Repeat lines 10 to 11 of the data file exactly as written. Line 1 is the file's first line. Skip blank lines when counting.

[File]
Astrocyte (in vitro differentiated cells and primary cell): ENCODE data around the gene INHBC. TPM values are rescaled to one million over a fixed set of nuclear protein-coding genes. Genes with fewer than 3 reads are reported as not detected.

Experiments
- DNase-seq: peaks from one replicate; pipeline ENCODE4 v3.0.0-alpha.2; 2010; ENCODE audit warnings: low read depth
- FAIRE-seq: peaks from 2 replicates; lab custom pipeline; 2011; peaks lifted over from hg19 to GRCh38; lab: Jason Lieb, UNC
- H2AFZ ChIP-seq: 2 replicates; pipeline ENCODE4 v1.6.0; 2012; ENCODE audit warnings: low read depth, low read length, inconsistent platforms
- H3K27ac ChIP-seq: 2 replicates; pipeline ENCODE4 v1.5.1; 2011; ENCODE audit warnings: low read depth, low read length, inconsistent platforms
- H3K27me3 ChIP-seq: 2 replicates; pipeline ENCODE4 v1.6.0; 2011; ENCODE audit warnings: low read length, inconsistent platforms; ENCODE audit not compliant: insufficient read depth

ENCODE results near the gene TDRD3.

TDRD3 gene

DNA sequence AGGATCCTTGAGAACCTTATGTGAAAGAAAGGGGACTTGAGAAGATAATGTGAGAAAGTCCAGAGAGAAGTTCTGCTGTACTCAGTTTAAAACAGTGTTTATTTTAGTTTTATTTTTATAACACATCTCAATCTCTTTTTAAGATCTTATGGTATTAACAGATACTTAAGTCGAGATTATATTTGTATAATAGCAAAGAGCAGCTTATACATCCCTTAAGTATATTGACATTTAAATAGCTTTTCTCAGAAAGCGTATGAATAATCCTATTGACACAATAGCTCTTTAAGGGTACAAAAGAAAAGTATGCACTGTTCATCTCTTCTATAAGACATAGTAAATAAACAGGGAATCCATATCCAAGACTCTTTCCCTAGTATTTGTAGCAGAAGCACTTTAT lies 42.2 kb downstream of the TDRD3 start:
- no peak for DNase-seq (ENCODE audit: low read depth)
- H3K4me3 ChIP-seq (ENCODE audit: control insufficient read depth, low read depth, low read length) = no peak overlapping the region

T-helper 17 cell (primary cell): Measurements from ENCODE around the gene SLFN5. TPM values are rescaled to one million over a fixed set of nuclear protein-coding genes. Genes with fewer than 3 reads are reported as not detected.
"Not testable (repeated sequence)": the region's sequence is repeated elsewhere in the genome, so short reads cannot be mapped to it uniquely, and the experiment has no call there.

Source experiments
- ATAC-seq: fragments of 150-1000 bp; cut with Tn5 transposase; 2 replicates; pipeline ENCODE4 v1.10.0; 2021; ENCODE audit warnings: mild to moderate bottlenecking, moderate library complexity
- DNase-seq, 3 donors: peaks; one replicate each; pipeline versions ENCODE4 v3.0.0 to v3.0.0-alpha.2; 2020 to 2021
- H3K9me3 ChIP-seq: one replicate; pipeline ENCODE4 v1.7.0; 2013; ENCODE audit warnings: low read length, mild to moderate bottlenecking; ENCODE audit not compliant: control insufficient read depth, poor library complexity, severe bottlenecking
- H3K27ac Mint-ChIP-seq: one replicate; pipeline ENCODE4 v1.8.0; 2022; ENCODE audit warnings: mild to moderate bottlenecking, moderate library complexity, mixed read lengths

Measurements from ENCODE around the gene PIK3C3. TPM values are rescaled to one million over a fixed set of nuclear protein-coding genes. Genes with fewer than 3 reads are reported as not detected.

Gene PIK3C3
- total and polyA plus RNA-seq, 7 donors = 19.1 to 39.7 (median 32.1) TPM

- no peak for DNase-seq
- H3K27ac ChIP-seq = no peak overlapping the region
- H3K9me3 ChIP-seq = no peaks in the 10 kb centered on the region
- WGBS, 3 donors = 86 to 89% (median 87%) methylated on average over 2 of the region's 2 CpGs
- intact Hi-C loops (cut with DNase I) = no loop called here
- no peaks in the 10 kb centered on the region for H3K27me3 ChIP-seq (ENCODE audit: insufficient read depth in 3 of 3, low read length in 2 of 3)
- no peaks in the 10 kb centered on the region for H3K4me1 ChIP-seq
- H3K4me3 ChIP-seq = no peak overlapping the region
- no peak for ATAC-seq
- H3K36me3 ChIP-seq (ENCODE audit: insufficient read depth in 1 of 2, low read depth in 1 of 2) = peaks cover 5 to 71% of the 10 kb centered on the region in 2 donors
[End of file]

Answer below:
DNA sequence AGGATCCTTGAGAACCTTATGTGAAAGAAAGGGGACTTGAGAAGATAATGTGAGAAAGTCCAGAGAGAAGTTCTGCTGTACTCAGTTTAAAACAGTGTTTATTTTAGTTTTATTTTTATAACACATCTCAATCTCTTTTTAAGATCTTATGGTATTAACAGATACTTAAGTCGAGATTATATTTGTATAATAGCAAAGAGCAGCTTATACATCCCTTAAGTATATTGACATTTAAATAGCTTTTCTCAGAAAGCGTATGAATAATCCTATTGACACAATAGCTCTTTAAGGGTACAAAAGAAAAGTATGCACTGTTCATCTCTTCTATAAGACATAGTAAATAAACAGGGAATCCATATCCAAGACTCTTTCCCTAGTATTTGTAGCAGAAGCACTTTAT lies 42.2 kb downstream of the TDRD3 start:
- no peak for DNase-seq (ENCODE audit: low read depth)